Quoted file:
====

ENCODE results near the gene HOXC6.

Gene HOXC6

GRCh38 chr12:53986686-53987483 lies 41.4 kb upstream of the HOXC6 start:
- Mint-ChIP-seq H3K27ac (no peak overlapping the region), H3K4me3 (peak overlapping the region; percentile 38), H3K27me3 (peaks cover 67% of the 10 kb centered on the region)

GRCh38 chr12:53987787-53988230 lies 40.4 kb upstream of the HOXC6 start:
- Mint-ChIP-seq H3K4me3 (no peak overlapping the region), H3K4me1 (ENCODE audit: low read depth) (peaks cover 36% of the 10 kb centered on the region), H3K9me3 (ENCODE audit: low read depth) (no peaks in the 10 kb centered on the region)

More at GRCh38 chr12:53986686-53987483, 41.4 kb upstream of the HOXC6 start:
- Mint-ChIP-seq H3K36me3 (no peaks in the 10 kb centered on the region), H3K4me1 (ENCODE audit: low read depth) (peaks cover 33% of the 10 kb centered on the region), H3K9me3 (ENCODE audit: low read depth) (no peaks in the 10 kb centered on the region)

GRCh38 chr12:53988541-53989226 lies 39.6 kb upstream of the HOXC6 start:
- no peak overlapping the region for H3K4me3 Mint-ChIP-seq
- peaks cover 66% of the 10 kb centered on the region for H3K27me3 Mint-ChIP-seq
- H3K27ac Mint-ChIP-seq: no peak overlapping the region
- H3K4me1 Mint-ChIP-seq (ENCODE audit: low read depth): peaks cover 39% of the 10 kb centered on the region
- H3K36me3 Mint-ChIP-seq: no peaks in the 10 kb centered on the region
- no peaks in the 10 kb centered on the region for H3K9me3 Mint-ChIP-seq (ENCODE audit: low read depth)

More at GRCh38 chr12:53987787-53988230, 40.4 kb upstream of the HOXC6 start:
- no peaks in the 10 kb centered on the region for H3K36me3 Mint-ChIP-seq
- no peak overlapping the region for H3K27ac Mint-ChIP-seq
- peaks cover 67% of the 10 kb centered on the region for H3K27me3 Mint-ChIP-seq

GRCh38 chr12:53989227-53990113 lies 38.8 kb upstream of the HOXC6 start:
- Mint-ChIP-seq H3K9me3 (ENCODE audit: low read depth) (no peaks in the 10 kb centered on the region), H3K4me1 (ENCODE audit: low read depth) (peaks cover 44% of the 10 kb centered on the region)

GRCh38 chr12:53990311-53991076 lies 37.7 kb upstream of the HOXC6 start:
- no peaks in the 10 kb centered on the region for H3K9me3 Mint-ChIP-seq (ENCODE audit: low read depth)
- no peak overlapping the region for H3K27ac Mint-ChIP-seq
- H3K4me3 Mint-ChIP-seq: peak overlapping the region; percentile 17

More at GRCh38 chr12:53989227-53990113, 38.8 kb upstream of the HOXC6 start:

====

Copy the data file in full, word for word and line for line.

ENCODE results near the gene HOXC6.

Gene HOXC6

GRCh38 chr12:53986686-53987483 lies 41.4 kb upstream of the HOXC6 start:
- Mint-ChIP-seq H3K27ac (no peak overlapping the region), H3K4me3 (peak overlapping the region; percentile 38), H3K27me3 (peaks cover 67% of the 10 kb centered on the region)

GRCh38 chr12:53987787-53988230 lies 40.4 kb upstream of the HOXC6 start:
- Mint-ChIP-seq H3K4me3 (no peak overlapping the region), H3K4me1 (ENCODE audit: low read depth) (peaks cover 36% of the 10 kb centered on the region), H3K9me3 (ENCODE audit: low read depth) (no peaks in the 10 kb centered on the region)

More at GRCh38 chr12:53986686-53987483, 41.4 kb upstream of the HOXC6 start:
- Mint-ChIP-seq H3K36me3 (no peaks in the 10 kb centered on the region), H3K4me1 (ENCODE audit: low read depth) (peaks cover 33% of the 10 kb centered on the region), H3K9me3 (ENCODE audit: low read depth) (no peaks in the 10 kb centered on the region)

GRCh38 chr12:53988541-53989226 lies 39.6 kb upstream of the HOXC6 start:
- no peak overlapping the region for H3K4me3 Mint-ChIP-seq
- peaks cover 66% of the 10 kb centered on the region for H3K27me3 Mint-ChIP-seq
- H3K27ac Mint-ChIP-seq: no peak overlapping the region
- H3K4me1 Mint-ChIP-seq (ENCODE audit: low read depth): peaks cover 39% of the 10 kb centered on the region
- H3K36me3 Mint-ChIP-seq: no peaks in the 10 kb centered on the region
- no peaks in the 10 kb centered on the region for H3K9me3 Mint-ChIP-seq (ENCODE audit: low read depth)

More at GRCh38 chr12:53987787-53988230, 40.4 kb upstream of the HOXC6 start:
- no peaks in the 10 kb centered on the region for H3K36me3 Mint-ChIP-seq
- no peak overlapping the region for H3K27ac Mint-ChIP-seq
- peaks cover 67% of the 10 kb centered on the region for H3K27me3 Mint-ChIP-seq

GRCh38 chr12:53989227-53990113 lies 38.8 kb upstream of the HOXC6 start:
- Mint-ChIP-seq H3K9me3 (ENCODE audit: low read depth) (no peaks in the 10 kb centered on the region), H3K4me1 (ENCODE audit: low read depth) (peaks cover 44% of the 10 kb centered on the region)

GRCh38 chr12:53990311-53991076 lies 37.7 kb upstream of the HOXC6 start:
- no peaks in the 10 kb centered on the region for H3K9me3 Mint-ChIP-seq (ENCODE audit: low read depth)
- no peak overlapping the region for H3K27ac Mint-ChIP-seq
- H3K4me3 Mint-ChIP-seq: peak overlapping the region; percentile 17

More at GRCh38 chr12:53989227-53990113, 38.8 kb upstream of the HOXC6 start: